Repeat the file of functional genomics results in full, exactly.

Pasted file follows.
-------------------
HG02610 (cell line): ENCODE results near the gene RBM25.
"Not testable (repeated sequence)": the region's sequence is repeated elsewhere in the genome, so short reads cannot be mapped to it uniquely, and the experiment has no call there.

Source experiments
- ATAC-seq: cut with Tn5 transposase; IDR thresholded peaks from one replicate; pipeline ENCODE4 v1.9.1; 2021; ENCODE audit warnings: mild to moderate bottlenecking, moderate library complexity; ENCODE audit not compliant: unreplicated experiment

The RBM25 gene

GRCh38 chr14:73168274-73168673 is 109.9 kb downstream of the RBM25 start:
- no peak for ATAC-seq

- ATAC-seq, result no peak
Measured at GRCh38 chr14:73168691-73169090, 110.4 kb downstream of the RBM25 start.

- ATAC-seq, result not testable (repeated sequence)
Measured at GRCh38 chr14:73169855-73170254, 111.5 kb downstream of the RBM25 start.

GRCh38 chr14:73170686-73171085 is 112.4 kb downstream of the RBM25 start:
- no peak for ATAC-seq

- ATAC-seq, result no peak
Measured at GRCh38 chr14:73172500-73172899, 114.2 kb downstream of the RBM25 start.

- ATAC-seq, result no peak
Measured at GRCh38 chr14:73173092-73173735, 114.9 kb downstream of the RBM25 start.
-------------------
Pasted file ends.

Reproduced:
HG02610 (cell line): ENCODE results near the gene RBM25.
"Not testable (repeated sequence)": the region's sequence is repeated elsewhere in the genome, so short reads cannot be mapped to it uniquely, and the experiment has no call there.

Source experiments
- ATAC-seq: cut with Tn5 transposase; IDR thresholded peaks from one replicate; pipeline ENCODE4 v1.9.1; 2021; ENCODE audit warnings: mild to moderate bottlenecking, moderate library complexity; ENCODE audit not compliant: unreplicated experiment

The RBM25 gene

GRCh38 chr14:73168274-73168673 is 109.9 kb downstream of the RBM25 start:
- no peak for ATAC-seq

- ATAC-seq, result no peak
Measured at GRCh38 chr14:73168691-73169090, 110.4 kb downstream of the RBM25 start.

- ATAC-seq, result not testable (repeated sequence)
Measured at GRCh38 chr14:73169855-73170254, 111.5 kb downstream of the RBM25 start.

GRCh38 chr14:73170686-73171085 is 112.4 kb downstream of the RBM25 start:
- no peak for ATAC-seq

- ATAC-seq, result no peak
Measured at GRCh38 chr14:73172500-73172899, 114.2 kb downstream of the RBM25 start.

- ATAC-seq, result no peak
Measured at GRCh38 chr14:73173092-73173735, 114.9 kb downstream of the RBM25 start.